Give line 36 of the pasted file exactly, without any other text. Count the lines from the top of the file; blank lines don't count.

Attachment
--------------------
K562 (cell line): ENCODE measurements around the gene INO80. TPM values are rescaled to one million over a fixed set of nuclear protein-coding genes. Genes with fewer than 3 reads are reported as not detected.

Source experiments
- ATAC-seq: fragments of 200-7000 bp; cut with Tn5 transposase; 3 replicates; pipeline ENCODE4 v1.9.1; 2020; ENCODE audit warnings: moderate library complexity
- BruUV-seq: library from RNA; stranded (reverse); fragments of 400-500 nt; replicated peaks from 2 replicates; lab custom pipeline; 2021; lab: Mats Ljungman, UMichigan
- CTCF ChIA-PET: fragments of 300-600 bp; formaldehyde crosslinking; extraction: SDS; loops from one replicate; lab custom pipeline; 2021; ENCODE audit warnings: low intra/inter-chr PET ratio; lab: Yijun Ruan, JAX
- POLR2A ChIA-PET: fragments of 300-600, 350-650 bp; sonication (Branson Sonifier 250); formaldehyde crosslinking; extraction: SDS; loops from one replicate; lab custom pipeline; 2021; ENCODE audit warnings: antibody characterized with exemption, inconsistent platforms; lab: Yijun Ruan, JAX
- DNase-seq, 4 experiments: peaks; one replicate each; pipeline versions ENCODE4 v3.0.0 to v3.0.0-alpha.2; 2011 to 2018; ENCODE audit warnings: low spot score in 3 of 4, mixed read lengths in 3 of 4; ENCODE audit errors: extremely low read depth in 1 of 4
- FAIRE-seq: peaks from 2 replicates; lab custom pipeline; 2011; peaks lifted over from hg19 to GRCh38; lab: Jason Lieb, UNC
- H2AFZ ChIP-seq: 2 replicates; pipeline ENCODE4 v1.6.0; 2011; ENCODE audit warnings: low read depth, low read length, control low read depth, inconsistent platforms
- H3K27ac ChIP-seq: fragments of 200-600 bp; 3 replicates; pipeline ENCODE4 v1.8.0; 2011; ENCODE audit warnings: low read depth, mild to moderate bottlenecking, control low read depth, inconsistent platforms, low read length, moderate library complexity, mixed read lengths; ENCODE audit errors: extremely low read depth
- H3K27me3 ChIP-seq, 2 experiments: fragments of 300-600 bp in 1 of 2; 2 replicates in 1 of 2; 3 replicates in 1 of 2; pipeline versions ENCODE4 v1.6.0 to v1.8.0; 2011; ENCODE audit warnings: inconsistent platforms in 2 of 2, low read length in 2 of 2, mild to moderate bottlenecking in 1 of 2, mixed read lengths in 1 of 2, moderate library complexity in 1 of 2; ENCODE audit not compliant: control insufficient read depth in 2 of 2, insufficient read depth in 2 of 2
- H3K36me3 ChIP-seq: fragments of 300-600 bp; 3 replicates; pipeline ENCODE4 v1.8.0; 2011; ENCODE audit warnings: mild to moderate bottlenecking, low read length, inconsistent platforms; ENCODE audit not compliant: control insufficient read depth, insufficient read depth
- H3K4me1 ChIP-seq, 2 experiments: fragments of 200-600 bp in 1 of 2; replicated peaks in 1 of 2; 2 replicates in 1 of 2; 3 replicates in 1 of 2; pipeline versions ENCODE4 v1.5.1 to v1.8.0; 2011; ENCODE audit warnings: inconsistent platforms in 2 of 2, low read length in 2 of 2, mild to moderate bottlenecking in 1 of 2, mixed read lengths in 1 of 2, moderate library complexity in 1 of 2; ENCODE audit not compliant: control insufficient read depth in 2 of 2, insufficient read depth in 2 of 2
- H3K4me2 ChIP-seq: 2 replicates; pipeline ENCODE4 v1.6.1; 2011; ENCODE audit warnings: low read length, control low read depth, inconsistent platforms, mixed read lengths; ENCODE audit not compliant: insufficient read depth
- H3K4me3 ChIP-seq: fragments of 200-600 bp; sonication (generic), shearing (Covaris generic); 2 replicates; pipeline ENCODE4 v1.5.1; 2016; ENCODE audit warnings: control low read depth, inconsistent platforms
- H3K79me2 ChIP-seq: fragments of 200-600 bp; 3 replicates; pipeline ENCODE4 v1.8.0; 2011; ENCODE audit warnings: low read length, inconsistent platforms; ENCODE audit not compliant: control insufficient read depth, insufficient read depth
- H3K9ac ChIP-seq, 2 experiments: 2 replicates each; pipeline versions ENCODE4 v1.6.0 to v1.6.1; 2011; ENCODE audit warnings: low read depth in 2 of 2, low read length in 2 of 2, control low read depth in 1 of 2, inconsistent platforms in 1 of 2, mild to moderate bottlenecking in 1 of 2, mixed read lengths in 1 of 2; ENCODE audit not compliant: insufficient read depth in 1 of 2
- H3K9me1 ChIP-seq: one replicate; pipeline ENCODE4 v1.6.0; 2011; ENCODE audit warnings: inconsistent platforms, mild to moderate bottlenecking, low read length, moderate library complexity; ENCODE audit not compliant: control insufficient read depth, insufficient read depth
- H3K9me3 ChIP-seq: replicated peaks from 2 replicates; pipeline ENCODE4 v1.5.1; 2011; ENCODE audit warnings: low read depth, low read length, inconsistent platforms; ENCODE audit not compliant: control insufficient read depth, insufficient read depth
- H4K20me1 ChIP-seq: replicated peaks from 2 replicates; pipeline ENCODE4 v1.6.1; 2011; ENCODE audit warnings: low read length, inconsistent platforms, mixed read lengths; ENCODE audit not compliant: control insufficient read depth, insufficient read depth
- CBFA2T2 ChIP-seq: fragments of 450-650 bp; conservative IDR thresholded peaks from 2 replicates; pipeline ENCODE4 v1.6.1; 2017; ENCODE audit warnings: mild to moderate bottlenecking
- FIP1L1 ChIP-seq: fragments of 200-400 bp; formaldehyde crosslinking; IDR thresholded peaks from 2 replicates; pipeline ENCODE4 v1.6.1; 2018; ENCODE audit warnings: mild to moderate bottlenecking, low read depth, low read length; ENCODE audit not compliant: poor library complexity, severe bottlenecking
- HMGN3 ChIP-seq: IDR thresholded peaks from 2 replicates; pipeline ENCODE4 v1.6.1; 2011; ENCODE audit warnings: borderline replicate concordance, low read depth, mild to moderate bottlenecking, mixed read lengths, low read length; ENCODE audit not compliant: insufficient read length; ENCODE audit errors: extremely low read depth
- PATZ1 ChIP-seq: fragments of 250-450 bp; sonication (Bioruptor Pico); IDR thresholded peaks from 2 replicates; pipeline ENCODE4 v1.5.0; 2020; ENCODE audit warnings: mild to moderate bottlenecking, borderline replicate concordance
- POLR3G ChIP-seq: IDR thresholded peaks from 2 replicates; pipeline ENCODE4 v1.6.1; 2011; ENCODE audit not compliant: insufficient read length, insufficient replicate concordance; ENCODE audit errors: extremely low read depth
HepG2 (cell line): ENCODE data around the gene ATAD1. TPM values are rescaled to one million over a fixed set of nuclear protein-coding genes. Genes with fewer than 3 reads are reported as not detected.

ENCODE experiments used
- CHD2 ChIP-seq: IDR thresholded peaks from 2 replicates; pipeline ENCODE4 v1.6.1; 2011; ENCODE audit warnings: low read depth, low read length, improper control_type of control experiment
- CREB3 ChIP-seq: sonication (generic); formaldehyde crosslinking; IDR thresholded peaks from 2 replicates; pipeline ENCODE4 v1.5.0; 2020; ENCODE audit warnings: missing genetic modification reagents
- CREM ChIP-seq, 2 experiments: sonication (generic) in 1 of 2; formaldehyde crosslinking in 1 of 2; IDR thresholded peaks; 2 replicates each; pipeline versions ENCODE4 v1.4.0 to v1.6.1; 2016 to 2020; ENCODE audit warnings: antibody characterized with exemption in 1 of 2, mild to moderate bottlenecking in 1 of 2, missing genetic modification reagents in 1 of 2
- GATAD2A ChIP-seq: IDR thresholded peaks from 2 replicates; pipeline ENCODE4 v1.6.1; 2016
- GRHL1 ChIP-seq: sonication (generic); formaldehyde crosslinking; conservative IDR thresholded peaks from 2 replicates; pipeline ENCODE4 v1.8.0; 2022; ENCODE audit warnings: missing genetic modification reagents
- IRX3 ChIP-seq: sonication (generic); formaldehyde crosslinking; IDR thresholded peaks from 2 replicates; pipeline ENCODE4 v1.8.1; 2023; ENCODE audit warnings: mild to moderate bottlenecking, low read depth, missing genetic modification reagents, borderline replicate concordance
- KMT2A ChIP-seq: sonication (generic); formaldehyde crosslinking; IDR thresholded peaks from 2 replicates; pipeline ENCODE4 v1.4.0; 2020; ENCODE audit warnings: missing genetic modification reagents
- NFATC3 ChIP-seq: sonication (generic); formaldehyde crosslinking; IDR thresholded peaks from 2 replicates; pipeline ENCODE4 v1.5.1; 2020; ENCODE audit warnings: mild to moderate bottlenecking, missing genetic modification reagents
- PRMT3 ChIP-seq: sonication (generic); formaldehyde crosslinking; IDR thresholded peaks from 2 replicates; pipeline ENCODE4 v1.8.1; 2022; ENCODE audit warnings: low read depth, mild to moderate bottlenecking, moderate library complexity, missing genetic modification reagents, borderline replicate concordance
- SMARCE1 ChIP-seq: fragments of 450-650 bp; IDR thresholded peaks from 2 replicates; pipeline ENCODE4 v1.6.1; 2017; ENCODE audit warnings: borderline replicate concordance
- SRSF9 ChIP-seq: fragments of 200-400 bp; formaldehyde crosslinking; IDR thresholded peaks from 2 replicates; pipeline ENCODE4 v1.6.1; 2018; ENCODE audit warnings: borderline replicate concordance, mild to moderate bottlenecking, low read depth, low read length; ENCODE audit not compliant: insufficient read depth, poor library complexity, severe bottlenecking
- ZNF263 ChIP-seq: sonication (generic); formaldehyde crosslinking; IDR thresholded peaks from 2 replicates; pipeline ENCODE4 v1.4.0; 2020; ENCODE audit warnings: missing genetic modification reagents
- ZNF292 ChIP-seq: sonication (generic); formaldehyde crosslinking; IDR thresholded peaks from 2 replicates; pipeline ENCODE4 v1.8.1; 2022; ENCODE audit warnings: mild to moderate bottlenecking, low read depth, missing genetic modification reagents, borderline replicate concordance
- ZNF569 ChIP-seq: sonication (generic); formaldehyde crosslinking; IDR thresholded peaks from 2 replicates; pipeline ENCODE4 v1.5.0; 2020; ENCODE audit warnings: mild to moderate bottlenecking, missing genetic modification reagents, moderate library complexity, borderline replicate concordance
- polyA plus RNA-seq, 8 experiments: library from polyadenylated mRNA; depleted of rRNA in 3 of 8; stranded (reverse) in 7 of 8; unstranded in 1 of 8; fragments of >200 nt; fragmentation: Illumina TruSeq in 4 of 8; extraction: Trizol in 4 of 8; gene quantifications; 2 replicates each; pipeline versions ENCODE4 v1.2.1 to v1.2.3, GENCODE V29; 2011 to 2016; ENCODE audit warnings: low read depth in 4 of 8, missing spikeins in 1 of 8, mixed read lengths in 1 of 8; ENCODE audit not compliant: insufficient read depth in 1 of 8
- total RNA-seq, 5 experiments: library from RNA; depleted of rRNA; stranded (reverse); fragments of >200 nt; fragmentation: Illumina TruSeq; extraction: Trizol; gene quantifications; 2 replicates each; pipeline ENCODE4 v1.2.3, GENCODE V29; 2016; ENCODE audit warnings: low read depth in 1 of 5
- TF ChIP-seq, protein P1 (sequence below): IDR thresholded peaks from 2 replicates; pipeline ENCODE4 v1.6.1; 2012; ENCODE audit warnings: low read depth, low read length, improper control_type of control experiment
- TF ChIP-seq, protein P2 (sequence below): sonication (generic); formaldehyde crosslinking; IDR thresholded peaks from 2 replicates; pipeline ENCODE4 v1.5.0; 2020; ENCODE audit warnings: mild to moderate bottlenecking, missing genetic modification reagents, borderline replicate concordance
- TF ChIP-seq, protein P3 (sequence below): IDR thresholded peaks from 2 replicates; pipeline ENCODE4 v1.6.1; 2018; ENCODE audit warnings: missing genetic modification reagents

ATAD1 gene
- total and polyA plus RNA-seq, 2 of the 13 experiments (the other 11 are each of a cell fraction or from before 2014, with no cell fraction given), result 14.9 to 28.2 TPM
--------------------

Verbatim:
- PRMT3 ChIP-seq: sonication (generic); formaldehyde crosslinking; IDR thresholded peaks from 2 replicates; pipeline ENCODE4 v1.8.1; 2022; ENCODE audit warnings: low read depth, mild to moderate bottlenecking, moderate library complexity, missing genetic modification reagents, borderline replicate concordance